The diminished scale and it’s lines/arpeggios can add some amazing sounding flavors to the resolution of a dominant chord to it’s intended tonic chord. V7–>I. In the key of C, that would be G7 resolving to CMaj. However, there are … Continue reading →
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The Diminished Scale is 4 pairs of notes one Whole Step apart. Each pair is one Half Step from the next pair.
or the Symmetrical Diminished Scale comprises of a series of Whole Steps with a Half Step between each Whole Step:
This unusual scale is made up of a Diminished 7th Chord with a 2nd Diminished Chord a Whole Step below the 1st. In this case, BbDim7 and AbDim7. The sum of these two chords shows the notes of the Bb7 chord with the non-chord tones including 3 altered tension tones from the standard Bb7 chord scale, and one consonant tension note. There are a number of symmetrical licks that work with this scale over this chord. By “symmetrical”, we mean that these licks can be moved up or down a minor 3rd and still work within the scale formula and therefore over the Bb7 chord.
John Coltrane discovered the idea of putting pairs of descending whole steps in ascending order
Let’s try moving a Whole Step lick in minor 3rds. Here’s a descending Whole Step, followed by the next Whole Step above it: B–>A, and then C#–>B.
If we move this lick, with the same fingering, a minor 3rd down, it will continue
to work over the Bb7 chord. John Coltrane used this idea to create this
lick, but yielding altered tones 9, #9, #11, and 13. The altered notes make the chord sound restless and needing to resolve to it’s intended tonal center, an Eb chord.
Coltrane put these ascending pairs of descending whole steps in order by beginning with alternating Diminished Chord roots.
Where to use it
By using this Coltrane pattern, we create a line that emphisizes altered tensions over the B flat chord, adding dissonance to smooth the resolution to E flat.
This kind of altered sound causes the sound of unrest, and necessary resolution. Therefore, we don’t use it for longer vamps over the chord, just at the point in which the listener wants to hear the dissonance resolve to the intended target chord. In a blues, for example, this might be the 4th measure where the I chord will go to the IV chord. In this example, where Bb7 chord would go to E(or E7). To internalize this sound, practice the following melodic example. Then play it along with the backing track.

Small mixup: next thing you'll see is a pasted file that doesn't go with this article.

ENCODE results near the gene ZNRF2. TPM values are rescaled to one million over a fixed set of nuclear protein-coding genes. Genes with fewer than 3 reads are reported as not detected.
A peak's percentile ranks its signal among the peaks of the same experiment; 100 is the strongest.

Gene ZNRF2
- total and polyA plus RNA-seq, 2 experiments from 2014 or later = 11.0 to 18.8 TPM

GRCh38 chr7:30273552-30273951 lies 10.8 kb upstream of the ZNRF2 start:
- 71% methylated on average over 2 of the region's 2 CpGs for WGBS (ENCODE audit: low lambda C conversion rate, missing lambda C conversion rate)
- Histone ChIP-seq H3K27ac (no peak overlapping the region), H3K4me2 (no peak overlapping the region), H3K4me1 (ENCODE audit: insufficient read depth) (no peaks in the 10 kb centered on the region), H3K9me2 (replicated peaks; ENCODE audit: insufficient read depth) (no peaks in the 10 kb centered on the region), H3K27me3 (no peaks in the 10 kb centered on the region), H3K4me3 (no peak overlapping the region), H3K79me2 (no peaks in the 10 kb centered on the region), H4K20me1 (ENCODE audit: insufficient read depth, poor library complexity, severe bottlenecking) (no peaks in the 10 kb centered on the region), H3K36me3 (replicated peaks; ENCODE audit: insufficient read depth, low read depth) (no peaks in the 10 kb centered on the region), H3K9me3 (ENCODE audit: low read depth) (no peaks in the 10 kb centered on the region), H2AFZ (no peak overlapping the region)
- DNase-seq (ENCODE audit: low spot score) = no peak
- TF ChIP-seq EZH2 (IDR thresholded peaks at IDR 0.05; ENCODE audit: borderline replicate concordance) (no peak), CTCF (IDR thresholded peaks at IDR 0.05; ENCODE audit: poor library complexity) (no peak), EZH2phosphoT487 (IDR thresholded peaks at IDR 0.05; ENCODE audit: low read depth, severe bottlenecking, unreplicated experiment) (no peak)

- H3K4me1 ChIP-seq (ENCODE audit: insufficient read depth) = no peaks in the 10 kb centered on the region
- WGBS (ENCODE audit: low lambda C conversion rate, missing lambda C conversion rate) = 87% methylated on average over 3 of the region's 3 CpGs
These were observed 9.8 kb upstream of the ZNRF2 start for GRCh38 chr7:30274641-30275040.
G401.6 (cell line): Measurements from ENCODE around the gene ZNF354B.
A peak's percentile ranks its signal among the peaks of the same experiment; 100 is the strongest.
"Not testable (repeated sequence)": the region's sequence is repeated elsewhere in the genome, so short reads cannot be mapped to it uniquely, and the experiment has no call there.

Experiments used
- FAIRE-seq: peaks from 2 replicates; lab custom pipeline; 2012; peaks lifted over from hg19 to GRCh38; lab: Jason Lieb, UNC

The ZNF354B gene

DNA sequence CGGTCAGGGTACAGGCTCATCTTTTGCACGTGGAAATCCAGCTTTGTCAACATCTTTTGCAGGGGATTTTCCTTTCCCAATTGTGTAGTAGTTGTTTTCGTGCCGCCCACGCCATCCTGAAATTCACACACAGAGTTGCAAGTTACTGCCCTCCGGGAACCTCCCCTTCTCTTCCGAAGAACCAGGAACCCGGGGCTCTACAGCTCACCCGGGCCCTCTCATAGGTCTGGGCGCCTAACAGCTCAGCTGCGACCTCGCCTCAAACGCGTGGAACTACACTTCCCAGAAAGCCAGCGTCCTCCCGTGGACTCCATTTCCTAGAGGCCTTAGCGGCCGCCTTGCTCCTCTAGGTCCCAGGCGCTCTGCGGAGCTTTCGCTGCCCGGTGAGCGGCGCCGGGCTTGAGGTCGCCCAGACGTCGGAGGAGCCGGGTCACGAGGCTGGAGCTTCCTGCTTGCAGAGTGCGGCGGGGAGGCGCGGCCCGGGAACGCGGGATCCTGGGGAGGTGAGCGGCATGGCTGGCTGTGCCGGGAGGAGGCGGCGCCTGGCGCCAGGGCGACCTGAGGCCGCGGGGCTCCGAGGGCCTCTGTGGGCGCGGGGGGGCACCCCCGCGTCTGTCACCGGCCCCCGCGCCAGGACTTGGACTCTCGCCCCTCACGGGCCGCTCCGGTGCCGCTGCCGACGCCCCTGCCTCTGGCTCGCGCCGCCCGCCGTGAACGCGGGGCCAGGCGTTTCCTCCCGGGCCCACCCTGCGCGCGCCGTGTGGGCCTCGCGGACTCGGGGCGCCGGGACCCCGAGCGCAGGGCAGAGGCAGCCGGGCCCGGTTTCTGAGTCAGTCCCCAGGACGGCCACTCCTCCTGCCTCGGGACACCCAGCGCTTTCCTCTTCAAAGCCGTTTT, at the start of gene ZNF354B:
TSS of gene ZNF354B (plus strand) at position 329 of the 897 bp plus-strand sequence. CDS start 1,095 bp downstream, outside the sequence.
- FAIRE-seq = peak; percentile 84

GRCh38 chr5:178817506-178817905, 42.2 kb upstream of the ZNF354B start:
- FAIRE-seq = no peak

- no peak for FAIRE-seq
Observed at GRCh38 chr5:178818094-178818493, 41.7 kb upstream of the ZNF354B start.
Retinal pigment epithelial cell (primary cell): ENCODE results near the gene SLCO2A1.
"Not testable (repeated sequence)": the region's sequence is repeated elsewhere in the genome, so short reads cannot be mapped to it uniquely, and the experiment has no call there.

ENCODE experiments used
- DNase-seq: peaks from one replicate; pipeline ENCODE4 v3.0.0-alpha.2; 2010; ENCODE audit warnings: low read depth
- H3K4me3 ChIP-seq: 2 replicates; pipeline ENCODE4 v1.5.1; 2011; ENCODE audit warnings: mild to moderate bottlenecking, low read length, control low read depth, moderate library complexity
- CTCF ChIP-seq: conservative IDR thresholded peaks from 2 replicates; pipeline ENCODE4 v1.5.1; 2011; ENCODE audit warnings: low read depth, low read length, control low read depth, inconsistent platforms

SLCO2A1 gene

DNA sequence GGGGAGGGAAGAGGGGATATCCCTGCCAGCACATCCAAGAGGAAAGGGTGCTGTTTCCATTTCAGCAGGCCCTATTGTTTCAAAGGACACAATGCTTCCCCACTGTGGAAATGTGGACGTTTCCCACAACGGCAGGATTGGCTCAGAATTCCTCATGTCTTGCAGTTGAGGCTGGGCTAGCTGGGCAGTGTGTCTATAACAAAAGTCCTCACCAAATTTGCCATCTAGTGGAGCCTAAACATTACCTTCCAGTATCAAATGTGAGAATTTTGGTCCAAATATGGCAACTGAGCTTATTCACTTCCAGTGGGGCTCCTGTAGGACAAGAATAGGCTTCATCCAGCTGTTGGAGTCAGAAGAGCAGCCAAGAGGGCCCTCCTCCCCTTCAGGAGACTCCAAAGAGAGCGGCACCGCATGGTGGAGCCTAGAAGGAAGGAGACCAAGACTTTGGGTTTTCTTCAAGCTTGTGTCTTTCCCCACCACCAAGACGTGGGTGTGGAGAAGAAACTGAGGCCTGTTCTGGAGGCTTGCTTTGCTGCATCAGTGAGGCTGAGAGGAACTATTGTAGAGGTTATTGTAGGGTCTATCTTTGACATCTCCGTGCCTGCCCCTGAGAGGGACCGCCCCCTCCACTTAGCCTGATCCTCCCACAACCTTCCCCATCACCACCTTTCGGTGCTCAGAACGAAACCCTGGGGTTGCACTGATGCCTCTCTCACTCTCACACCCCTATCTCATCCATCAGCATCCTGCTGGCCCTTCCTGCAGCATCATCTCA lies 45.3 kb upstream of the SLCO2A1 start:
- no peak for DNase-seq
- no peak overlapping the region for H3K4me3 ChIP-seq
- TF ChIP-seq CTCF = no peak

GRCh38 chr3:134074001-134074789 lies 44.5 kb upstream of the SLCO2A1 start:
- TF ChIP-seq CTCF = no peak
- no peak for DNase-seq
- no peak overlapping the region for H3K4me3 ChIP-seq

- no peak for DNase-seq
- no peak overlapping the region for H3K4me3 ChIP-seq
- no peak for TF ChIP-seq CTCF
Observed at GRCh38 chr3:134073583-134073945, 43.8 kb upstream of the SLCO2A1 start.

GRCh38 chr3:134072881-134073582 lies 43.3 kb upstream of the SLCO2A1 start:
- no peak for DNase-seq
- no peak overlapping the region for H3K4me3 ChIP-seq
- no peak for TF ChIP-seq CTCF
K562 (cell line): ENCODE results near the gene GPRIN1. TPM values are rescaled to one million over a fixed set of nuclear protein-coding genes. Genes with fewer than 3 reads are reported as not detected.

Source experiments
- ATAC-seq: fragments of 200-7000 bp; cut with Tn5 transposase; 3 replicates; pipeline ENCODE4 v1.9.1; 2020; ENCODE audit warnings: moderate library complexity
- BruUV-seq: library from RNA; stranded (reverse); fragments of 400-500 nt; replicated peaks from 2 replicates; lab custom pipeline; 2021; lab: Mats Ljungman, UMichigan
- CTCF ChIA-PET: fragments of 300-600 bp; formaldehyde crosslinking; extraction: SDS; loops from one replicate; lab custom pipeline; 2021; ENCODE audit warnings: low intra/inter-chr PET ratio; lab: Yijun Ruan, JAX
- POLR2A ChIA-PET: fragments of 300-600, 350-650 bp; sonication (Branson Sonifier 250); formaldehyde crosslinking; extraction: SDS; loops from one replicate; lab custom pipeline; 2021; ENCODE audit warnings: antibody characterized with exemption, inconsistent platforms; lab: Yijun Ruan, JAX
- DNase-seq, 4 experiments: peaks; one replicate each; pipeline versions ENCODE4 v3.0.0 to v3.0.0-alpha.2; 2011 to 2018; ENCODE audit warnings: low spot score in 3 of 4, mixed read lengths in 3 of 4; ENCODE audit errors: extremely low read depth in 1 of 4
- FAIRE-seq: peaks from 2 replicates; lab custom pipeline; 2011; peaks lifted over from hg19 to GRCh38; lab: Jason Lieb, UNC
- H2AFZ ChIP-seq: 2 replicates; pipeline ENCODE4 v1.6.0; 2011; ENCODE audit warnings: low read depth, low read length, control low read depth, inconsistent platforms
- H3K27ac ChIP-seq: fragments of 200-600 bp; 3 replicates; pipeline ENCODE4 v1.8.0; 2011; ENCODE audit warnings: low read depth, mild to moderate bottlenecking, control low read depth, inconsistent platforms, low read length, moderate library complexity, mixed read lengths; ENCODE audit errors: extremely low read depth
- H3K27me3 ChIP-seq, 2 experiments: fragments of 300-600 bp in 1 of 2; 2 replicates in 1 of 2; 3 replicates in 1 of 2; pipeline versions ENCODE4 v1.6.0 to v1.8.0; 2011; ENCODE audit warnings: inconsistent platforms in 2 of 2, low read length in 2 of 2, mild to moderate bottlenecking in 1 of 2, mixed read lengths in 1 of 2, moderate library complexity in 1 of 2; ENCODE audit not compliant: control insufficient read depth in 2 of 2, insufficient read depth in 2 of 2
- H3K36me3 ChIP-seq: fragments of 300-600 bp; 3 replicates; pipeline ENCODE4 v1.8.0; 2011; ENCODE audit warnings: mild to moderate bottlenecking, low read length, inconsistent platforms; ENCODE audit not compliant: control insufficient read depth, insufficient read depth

Symmetrical scale; same scale, different chords
Have you noticed something about the symmetrical part of the scale? If this inverted diminished scale, or the B, B, C#, D, E, F, G, Aalways has the same pattern, the Whole Step/Half Step pattern, then what’s to say that the B7 chord has to be what is played over? We can actually begin from G note and get the same interval structure(Whole/Half) in the scale. This means we could play this same lick over the G7 blues, resolving to C.
The lick had started on the root of the B7 chord, but now that same note is the minor 3rd note of the G7 chord, and the other notes of the lick work behind the new tonality, as well. The consonant/dissonant notes will be on different beats, which is where you’ll want to use your ears to make sure that they sound good to you.
Any note in the scale that has a whole step preceding it can be the root of the dominant 7th chord. Try this same lick over the E7 chord. The first note will be a 5 note over the E7 chord, traveling to the Majjor 3rd of the chord. It will also end on the minor 7th note of the A7 chord at the end:
As you can tell, this same scale can be used over the dominant 7th root notes of the Bdim7 chord: B7, D7, F7(E7), Abb7(G7).
Notice that these notes all fit the chord changes, but they may or may not be the consonant good sounding notes. The D example ends on the b9 of the resolution chord. Again, use your ears to decide which notes you want to put on strong beats, at the end of the lick, at the beginning, etc.
Here’s a practice backing track at a slower tempo, in all 12 keys:
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